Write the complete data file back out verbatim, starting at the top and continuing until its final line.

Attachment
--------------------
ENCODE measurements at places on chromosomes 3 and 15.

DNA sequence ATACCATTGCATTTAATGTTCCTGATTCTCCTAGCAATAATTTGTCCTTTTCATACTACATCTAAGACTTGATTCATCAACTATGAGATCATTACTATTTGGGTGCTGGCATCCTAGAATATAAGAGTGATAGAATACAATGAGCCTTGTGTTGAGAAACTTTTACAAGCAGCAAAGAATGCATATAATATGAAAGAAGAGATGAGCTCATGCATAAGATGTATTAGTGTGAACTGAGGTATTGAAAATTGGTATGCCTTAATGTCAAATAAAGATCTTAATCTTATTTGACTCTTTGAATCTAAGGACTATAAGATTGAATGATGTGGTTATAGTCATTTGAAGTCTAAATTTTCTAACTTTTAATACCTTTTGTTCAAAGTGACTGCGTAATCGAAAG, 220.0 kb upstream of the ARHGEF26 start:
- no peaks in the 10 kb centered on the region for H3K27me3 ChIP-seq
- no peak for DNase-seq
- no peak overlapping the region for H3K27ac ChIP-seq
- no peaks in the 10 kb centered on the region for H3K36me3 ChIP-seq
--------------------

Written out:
ENCODE measurements at places on chromosomes 3 and 15.

DNA sequence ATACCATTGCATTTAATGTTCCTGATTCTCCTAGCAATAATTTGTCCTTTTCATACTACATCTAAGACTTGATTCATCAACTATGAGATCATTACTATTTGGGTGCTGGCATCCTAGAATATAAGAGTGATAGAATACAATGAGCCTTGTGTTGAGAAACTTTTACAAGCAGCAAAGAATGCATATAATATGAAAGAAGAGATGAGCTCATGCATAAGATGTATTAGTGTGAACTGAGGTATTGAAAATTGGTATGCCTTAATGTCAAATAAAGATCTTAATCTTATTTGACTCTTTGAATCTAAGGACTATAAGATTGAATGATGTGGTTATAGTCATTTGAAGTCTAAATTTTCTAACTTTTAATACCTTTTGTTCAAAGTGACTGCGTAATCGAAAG, 220.0 kb upstream of the ARHGEF26 start:
- no peaks in the 10 kb centered on the region for H3K27me3 ChIP-seq
- no peak for DNase-seq
- no peak overlapping the region for H3K27ac ChIP-seq
- no peaks in the 10 kb centered on the region for H3K36me3 ChIP-seq